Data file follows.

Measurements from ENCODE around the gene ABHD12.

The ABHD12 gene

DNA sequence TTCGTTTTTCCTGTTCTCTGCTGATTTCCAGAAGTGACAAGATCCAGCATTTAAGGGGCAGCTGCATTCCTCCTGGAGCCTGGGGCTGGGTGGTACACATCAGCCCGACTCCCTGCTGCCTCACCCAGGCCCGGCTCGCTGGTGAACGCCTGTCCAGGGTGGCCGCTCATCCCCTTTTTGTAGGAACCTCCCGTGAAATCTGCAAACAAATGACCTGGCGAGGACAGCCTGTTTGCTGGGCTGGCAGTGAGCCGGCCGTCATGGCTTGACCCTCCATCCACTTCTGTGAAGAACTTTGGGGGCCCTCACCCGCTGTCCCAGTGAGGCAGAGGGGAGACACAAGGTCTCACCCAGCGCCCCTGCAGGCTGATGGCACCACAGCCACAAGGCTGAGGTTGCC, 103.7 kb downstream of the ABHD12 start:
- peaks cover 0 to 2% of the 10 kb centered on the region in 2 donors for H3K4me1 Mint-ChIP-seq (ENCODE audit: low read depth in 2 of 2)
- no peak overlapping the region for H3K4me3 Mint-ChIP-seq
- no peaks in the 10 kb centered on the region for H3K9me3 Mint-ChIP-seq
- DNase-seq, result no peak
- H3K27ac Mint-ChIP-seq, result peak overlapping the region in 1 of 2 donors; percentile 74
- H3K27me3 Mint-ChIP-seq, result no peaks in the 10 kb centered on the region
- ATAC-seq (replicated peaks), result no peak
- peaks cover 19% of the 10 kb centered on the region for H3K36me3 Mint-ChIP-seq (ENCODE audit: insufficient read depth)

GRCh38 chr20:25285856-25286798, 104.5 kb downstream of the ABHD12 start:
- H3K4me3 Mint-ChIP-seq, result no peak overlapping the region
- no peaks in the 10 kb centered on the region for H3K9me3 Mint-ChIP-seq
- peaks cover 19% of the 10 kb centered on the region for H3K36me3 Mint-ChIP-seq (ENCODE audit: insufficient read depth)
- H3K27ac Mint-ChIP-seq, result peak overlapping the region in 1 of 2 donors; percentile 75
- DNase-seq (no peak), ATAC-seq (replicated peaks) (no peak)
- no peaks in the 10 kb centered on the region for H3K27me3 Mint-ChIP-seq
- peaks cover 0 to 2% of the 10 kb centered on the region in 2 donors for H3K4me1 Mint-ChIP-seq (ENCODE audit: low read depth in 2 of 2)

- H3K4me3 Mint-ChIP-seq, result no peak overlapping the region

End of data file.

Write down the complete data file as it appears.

Measurements from ENCODE around the gene ABHD12.

The ABHD12 gene

DNA sequence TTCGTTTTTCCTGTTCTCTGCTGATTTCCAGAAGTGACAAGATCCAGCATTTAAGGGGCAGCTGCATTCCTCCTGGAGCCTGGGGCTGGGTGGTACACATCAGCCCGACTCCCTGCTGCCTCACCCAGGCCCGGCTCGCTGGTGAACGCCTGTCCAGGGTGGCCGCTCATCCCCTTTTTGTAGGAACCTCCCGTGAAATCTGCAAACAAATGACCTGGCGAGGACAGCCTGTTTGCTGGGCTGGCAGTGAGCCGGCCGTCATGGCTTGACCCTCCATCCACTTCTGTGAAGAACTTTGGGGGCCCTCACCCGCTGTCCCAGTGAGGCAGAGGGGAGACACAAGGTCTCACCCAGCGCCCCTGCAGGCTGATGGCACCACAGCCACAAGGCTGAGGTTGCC, 103.7 kb downstream of the ABHD12 start:
- peaks cover 0 to 2% of the 10 kb centered on the region in 2 donors for H3K4me1 Mint-ChIP-seq (ENCODE audit: low read depth in 2 of 2)
- no peak overlapping the region for H3K4me3 Mint-ChIP-seq
- no peaks in the 10 kb centered on the region for H3K9me3 Mint-ChIP-seq
- DNase-seq, result no peak
- H3K27ac Mint-ChIP-seq, result peak overlapping the region in 1 of 2 donors; percentile 74
- H3K27me3 Mint-ChIP-seq, result no peaks in the 10 kb centered on the region
- ATAC-seq (replicated peaks), result no peak
- peaks cover 19% of the 10 kb centered on the region for H3K36me3 Mint-ChIP-seq (ENCODE audit: insufficient read depth)

GRCh38 chr20:25285856-25286798, 104.5 kb downstream of the ABHD12 start:
- H3K4me3 Mint-ChIP-seq, result no peak overlapping the region
- no peaks in the 10 kb centered on the region for H3K9me3 Mint-ChIP-seq
- peaks cover 19% of the 10 kb centered on the region for H3K36me3 Mint-ChIP-seq (ENCODE audit: insufficient read depth)
- H3K27ac Mint-ChIP-seq, result peak overlapping the region in 1 of 2 donors; percentile 75
- DNase-seq (no peak), ATAC-seq (replicated peaks) (no peak)
- no peaks in the 10 kb centered on the region for H3K27me3 Mint-ChIP-seq
- peaks cover 0 to 2% of the 10 kb centered on the region in 2 donors for H3K4me1 Mint-ChIP-seq (ENCODE audit: low read depth in 2 of 2)

- H3K4me3 Mint-ChIP-seq, result no peak overlapping the region